Why Were They Dropped?


Published Spring 2023

The New Atlantis


Amid the carnage of the Second World War, which saw some 60 million killed, including the Nazis’ industrialized annihilation of six million Jews, one event stands out in American memory as the most momentous: the atomic bomb attack that leveled Hiroshima on August 6, 1945. According to the most authoritative Japanese casualty count, which is higher than the American figure, the bomb killed some 100,000 people outright and another 40,000 over the next several months; blast, flash burns, and firestorm took care of the former, and radiation sickness accounted for the latter. A second bomb that dropped just three days later on Nagasaki killed 70,000 all told but gave some people misgivings even more trouble than those produced by Hiroshima.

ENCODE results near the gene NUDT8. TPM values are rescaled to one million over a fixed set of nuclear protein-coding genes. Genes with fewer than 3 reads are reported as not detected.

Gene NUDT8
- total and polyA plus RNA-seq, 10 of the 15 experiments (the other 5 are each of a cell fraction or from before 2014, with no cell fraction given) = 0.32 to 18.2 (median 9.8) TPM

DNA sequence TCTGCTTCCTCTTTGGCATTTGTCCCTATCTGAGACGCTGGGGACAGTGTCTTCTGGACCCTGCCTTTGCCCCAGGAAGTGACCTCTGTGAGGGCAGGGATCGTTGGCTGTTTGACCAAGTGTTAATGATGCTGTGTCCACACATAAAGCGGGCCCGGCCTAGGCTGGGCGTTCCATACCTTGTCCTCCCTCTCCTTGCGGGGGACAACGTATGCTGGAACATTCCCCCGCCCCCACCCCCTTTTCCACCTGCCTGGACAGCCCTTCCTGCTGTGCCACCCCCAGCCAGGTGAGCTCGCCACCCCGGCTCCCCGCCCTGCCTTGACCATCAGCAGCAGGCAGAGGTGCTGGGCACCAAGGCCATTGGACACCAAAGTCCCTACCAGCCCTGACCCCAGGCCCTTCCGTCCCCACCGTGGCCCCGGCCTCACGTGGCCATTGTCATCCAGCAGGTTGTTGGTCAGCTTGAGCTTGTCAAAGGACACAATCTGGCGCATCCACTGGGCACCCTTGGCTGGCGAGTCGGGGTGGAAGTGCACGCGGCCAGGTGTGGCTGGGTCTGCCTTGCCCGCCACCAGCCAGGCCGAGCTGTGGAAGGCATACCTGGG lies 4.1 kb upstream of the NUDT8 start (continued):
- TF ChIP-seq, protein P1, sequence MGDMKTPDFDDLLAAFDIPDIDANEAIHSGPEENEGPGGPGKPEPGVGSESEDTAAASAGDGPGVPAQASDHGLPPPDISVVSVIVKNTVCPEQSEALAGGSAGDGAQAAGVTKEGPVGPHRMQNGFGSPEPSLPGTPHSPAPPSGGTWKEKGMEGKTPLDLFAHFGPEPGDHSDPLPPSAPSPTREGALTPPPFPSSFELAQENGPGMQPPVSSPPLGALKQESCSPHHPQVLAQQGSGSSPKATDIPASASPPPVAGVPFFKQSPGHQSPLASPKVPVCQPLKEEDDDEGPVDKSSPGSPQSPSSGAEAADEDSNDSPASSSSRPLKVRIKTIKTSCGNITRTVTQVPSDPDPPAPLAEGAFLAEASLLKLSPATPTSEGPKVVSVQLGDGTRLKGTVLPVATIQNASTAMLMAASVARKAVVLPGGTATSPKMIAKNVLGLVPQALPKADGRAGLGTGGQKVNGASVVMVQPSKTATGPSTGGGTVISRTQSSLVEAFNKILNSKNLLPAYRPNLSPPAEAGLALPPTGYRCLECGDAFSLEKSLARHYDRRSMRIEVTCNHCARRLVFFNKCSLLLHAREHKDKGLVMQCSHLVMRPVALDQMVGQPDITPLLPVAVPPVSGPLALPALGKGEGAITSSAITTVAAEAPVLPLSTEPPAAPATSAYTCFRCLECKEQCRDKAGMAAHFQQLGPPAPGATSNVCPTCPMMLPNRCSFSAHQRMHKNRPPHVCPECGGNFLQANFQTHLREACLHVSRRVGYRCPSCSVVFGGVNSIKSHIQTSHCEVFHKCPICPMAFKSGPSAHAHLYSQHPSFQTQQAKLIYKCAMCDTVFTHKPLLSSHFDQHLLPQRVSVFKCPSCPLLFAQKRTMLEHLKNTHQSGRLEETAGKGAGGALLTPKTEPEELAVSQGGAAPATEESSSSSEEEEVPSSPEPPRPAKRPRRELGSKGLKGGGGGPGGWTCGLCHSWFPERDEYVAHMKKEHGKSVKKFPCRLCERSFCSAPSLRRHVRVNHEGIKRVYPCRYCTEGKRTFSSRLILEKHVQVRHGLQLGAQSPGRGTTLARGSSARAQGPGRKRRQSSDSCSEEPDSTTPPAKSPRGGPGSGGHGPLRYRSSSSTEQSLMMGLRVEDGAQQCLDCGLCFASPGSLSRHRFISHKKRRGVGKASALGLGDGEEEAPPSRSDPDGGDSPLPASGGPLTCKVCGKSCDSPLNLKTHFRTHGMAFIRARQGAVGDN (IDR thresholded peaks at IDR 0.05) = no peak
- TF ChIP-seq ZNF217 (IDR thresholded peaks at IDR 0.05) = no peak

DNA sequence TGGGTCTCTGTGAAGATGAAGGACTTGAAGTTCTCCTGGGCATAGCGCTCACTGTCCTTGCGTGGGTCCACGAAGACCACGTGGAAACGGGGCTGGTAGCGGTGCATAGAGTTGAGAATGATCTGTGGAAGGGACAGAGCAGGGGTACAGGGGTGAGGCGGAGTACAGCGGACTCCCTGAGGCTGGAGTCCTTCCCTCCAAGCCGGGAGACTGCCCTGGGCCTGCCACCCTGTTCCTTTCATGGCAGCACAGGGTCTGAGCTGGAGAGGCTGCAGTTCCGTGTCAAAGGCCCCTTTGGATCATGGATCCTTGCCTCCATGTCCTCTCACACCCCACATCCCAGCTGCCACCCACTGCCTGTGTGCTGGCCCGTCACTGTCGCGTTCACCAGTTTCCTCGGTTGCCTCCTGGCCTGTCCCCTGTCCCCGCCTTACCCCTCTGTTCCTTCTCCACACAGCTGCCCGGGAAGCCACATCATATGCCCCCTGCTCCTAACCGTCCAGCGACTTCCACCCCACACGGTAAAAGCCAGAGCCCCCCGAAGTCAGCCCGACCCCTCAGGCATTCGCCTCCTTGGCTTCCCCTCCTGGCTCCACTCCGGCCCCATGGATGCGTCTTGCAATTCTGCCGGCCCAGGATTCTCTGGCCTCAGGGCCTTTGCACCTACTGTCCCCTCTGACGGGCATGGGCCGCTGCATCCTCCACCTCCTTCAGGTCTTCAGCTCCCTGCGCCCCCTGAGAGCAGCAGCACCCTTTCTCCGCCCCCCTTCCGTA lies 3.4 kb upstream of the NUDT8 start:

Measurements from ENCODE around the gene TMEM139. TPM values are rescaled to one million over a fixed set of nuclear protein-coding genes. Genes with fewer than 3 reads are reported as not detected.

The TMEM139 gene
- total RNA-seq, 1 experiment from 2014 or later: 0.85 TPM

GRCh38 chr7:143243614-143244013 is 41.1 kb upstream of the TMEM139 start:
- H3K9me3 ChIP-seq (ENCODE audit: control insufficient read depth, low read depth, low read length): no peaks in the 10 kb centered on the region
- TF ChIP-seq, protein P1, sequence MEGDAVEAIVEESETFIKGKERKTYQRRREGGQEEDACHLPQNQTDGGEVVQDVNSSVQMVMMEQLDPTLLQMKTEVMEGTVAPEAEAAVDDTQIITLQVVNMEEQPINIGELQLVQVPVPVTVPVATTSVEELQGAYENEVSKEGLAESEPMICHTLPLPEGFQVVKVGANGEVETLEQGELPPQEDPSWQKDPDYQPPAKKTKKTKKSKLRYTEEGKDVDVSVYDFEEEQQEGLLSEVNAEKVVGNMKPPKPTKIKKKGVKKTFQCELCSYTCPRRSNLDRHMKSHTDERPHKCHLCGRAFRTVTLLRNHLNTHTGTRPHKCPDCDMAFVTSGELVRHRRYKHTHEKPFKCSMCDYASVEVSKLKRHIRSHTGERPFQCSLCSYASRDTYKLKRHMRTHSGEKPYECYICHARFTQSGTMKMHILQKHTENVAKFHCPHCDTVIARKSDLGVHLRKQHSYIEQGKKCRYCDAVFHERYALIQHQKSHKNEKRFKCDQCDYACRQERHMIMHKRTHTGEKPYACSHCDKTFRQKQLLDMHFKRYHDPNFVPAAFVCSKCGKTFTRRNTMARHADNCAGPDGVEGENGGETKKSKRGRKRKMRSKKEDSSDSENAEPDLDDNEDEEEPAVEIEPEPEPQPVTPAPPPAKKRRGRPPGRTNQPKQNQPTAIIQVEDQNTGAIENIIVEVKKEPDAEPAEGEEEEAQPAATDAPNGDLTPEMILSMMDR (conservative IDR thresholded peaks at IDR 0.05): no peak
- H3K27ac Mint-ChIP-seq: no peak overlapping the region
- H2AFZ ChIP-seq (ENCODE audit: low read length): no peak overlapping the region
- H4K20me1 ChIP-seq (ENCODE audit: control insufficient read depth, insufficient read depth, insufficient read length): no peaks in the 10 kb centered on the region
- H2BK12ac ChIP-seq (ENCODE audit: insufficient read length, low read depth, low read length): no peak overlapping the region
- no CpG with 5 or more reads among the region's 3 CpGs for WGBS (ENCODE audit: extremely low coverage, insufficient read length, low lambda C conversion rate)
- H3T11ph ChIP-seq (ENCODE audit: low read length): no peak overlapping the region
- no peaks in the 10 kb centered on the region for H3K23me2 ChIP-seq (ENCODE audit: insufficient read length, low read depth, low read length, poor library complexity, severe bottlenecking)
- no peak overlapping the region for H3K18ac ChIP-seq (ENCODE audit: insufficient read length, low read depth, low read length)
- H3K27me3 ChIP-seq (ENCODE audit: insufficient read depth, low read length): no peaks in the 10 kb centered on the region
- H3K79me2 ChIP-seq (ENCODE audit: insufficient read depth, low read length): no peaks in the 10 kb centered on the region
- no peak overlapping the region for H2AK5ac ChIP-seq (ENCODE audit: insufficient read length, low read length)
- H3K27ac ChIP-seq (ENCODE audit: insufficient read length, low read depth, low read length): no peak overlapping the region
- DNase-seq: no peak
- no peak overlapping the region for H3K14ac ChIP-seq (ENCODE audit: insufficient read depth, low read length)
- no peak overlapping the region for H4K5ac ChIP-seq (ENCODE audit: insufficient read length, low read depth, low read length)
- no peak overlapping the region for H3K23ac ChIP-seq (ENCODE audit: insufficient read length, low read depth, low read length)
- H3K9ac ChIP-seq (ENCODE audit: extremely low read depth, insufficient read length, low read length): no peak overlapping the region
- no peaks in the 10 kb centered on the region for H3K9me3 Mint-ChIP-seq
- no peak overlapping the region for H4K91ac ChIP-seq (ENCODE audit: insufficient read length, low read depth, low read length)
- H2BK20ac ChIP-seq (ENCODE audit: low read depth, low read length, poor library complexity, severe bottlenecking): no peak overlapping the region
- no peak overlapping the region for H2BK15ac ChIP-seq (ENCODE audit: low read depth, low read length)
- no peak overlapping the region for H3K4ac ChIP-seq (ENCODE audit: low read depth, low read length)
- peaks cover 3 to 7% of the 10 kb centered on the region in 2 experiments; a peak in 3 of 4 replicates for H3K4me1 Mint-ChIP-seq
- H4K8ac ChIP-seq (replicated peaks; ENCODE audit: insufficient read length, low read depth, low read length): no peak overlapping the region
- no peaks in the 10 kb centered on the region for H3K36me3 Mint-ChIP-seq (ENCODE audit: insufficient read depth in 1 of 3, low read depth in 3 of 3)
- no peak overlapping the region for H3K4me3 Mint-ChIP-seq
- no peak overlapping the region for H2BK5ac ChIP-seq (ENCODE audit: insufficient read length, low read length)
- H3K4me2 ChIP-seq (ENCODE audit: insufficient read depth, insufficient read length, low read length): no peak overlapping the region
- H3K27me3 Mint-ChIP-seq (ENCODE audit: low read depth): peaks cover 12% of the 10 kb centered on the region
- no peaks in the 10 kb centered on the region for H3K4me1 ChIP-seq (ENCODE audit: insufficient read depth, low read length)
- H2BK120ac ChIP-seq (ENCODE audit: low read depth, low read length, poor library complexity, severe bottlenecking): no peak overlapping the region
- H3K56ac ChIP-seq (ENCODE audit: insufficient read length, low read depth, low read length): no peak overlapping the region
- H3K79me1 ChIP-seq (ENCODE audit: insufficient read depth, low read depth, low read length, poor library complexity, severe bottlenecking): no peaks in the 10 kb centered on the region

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Algis Valiunas is a Fellow at the Ethics and Public Policy Center and a contributing editor to The New Atlantis, a journal about the ethical, political, and social implications of modern science technology.

Picture from Unsplash


Algis Valiunas is a Fellow at the Ethics and Public Policy Center and a contributing editor to The New Atlantis, a journal about the ethical, political, and social implications of modern science technology.

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